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Whilst my interest was piqued, it wasn’t without a tinge of doubt. I wasn’t concerned about the organisation or running of the event – I knew that with Shane at the helm as RD the event would be of the highest possible standard. My doubts came from not knowing the key elements of the route and thus a fear that it may not flow, that it may in some way be a little contrived; putting in gnarly sections because they were gnarly rather than because they fit in the flow of the journey.

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Having now run it I can state without a shadow of a doubt that this fear was totally unfounded. Not only that, I can do nothing but agree with the long line of people stating that it is one of the best if not the best race they’ve had the pleasure to run. It is truly stunning, a total cracker jack of a course that just keeps on testing and rewarding relentlessly for as long as you’re out there for. Everything fits; it feels like a natural journey and, frankly, does what it says on the tin, it takes in the skyline of Glencoe.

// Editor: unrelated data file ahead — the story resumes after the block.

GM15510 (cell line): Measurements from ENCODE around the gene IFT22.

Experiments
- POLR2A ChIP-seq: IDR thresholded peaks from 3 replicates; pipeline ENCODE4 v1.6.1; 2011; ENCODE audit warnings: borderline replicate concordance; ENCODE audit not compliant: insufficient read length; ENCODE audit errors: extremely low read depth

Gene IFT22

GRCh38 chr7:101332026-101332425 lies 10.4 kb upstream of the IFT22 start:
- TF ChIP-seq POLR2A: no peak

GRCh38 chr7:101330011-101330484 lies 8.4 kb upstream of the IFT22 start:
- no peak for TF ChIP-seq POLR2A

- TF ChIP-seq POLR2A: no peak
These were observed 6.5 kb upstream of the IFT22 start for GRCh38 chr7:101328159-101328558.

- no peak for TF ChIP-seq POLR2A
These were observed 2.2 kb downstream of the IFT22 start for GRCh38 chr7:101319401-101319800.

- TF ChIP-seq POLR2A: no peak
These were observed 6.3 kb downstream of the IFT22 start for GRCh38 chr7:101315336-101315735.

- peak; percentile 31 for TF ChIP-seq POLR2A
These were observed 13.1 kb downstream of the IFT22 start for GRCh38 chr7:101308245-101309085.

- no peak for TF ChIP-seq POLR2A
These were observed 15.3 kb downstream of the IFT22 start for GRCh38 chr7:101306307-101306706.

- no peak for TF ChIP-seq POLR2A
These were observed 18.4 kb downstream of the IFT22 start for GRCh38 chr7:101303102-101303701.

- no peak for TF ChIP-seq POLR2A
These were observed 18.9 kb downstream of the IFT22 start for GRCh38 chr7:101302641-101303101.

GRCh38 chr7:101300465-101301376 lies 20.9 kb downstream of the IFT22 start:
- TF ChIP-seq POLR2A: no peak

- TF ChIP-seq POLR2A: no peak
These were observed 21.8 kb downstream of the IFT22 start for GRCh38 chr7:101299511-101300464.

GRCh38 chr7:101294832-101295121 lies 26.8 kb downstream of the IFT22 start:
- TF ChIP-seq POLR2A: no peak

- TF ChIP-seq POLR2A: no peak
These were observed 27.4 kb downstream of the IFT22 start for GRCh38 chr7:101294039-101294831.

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Having raced too much over the year and not long since returned from completing UTMB I was not expecting much performance wise. Sometimes we need to turn the racer off and the adventurer on and I had entered for the adventure. Getting out in the mountains for the two days before hand had been part of that overall adventure, so by the time I started it felt like the victory lap, the one to savour.